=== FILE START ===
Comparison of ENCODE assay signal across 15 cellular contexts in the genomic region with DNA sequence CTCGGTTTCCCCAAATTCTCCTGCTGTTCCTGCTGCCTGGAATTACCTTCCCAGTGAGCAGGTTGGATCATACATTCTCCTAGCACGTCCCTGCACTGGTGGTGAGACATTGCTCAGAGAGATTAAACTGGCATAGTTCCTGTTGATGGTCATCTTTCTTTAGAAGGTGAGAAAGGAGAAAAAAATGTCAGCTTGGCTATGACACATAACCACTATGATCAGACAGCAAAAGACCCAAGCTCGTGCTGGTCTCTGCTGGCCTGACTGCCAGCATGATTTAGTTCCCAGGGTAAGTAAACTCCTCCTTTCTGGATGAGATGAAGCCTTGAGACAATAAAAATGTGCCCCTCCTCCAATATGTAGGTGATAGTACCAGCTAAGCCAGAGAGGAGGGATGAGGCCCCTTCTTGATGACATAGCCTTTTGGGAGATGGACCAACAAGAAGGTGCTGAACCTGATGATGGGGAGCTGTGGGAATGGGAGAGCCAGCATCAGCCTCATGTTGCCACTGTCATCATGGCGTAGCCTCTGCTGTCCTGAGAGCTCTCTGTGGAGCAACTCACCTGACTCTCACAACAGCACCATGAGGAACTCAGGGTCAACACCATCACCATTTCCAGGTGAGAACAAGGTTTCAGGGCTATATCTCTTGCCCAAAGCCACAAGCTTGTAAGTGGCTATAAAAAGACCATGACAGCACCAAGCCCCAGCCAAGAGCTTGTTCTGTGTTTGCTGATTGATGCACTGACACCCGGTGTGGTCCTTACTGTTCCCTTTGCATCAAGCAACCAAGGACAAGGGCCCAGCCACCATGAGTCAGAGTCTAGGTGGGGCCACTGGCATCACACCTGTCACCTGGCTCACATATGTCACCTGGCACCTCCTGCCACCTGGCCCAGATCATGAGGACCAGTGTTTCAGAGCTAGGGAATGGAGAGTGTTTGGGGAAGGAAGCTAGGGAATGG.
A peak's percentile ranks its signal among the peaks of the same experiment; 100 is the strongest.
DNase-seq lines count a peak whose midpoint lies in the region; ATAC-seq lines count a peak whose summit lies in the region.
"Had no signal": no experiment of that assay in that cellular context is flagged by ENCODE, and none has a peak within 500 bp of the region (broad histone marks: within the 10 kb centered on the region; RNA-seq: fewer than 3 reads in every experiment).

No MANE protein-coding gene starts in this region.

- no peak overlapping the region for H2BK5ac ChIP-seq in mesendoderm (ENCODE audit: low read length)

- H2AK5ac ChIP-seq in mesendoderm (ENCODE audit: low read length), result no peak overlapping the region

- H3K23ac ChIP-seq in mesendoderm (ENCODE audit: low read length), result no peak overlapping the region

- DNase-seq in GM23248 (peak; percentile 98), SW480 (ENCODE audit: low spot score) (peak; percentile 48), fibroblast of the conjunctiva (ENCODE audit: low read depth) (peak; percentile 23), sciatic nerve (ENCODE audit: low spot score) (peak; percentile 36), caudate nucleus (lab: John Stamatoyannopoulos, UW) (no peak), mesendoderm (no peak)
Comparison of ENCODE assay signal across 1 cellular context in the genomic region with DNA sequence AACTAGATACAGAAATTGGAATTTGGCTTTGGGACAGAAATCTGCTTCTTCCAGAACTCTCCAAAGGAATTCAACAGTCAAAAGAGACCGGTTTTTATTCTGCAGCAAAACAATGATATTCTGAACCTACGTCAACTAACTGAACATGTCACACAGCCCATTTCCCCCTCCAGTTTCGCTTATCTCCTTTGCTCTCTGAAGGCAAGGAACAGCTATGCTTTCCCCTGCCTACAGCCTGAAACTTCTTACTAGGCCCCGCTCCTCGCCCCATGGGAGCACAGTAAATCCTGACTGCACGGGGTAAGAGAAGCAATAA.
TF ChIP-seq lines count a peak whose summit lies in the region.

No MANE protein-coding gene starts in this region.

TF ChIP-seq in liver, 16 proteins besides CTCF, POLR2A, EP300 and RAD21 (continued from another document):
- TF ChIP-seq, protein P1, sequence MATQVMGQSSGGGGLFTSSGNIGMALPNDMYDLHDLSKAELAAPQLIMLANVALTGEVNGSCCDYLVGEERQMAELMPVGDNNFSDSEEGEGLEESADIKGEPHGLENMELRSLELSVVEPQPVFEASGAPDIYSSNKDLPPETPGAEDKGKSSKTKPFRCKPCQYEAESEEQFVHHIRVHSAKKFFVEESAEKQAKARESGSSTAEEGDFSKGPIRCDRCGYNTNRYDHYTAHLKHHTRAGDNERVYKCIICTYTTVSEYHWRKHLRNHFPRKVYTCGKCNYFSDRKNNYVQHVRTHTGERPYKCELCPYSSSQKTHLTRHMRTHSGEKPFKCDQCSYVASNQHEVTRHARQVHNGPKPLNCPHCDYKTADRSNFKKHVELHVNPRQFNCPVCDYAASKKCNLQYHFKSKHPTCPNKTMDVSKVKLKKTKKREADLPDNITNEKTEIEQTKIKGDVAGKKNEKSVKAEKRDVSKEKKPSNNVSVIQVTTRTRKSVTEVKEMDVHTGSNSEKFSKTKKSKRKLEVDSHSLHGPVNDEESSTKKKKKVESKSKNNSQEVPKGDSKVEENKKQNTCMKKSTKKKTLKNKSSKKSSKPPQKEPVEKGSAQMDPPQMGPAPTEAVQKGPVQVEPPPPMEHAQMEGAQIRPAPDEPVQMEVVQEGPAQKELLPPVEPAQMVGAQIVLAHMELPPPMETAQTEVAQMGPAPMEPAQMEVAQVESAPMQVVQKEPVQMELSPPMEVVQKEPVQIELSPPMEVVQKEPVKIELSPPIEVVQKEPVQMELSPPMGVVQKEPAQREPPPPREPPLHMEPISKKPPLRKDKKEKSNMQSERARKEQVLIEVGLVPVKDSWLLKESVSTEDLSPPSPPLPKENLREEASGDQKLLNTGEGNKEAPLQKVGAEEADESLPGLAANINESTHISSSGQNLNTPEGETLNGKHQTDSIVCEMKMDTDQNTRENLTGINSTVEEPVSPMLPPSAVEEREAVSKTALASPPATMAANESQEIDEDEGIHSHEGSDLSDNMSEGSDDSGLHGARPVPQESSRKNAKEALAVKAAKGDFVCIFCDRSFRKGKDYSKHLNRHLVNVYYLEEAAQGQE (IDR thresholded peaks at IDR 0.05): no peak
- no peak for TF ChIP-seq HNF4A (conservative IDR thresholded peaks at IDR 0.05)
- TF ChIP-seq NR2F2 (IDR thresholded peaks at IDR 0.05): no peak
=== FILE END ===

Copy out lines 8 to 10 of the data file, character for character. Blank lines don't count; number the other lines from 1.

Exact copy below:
- H3K23ac ChIP-seq in mesendoderm (ENCODE audit: low read length), result no peak overlapping the region

- DNase-seq in GM23248 (peak; percentile 98), SW480 (ENCODE audit: low spot score) (peak; percentile 48), fibroblast of the conjunctiva (ENCODE audit: low read depth) (peak; percentile 23), sciatic nerve (ENCODE audit: low spot score) (peak; percentile 36), caudate nucleus (lab: John Stamatoyannopoulos, UW) (no peak), mesendoderm (no peak)
Comparison of ENCODE assay signal across 1 cellular context in the genomic region with DNA sequence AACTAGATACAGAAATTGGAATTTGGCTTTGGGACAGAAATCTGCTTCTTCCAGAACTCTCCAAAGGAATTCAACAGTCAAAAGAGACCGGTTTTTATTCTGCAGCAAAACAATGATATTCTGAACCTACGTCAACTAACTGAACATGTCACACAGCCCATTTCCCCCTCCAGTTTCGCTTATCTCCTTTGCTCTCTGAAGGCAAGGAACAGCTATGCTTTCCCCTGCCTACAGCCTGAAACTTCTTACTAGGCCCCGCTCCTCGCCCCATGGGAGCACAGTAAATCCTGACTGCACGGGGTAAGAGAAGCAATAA.